But our progress in understanding these molecules has been slow because of the lack of technologies that allow for systematic mapping of their functions.… read more

Cancer-patient big data can save lives if shared globally

May 23, 2016

Data-sharing vision as facilitated by GA4GH through its working groups (credit: GA4GH)

Sharing genetic information from millions of cancer patients around the world could revolutionize cancer prevention and care, according to a paper in Nature Medicine by the Cancer Task Team of the Global Alliance for Genomics and Health (GA4GH).

Hospitals, laboratories and research facilities around the world hold huge amounts of this data from cancer patients, but it’s currently held in isolated “silos” that don’t talk to each other, according to… read more

Gene helps prevent heart attack, stroke; may also block effects of aging

May turn out to be the "fountain-of-youth gene," say researchers
May 20, 2016

This is an atherosclerotic lesion. Such lesions can rupture and cause heart attacks and strokes. (credit: UVA School of Medicine)

University of Virginia School of Medicine have discovered that a gene called Oct4 — which scientific dogma insists is inactive in adults — actually plays a vital role in preventing ruptured atherosclerotic plaques inside blood vessels, the underlying cause of most heart attacks and strokes.

The researchers found that Oct4 controls the conversion of smooth muscle cells into protective fibrous “caps” inside plaques, making the plaques less likely to… read more

British researchers, Google design modular shape-shifting mobile devices

May 20, 2016

Cubimorph & ARA ft

British researchers and Google have independently developed revolutionary concepts for Lego-like modular interactive mobile devices.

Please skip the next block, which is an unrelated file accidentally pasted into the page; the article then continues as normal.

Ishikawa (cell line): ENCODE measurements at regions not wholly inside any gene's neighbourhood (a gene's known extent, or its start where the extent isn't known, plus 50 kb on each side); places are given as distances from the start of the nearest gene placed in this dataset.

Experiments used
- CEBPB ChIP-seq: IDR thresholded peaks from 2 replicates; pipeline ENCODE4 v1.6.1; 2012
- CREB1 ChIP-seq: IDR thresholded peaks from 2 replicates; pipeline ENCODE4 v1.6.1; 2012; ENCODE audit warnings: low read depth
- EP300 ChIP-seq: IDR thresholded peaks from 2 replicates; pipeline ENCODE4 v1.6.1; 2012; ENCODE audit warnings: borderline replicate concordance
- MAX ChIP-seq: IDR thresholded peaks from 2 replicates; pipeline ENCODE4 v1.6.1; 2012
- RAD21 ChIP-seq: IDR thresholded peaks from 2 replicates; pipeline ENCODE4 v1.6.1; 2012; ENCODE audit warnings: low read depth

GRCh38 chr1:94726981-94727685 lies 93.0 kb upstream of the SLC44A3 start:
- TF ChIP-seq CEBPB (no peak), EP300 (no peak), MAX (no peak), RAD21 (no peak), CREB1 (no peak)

The British team’s design, called Cubimorph, is constructed of a chain of cubes. It has touchscreens on each of the six module faces and uses a hinge-mounted turntable mechanism to self-reconfigure in the user’s hand. One example: a mobile phone that can transform into a console when a user launches a game.… read more

Robots learn to cut through clutter

Exploit creative "superhuman" capabilities
May 20, 2016

New software developed by Carnegie Mellon University helps mobile robots deal efficiently with clutter, whether it is in the back of a refrigerator or on the surface of the moon. (credit: Carnegie Mellon University Personal Robotics Lab)

Carnegie Mellon University roboticists have developed an algorithm that helps robots cope with a cluttered world.

Robots are adept at picking up an object in a specified place (such as in a factory assembly line) and putting it down at another specified place (known as “pick-and-place,” or P&P, processes). But homes and other planets, for example, are a special challenge for robots.

When a person reaches… read more

Using animal training techniques to teach robots household chores

May 18, 2016

Virtual environments in which trainers gave directions to robot dog. (credit: Washington State University)

Researchers at Washington State University are using ideas from animal training to help non-expert users teach robots how to do desired tasks.

As robots become more pervasive in society, humans will want them to do chores like cleaning house or cooking. But to get a robot started on a task, people who aren’t computer programmers will have to give it instructions. “So we needed to provide a… read more

Self-healing, flexible electronic material restores functions after multiple breaks

May 18, 2016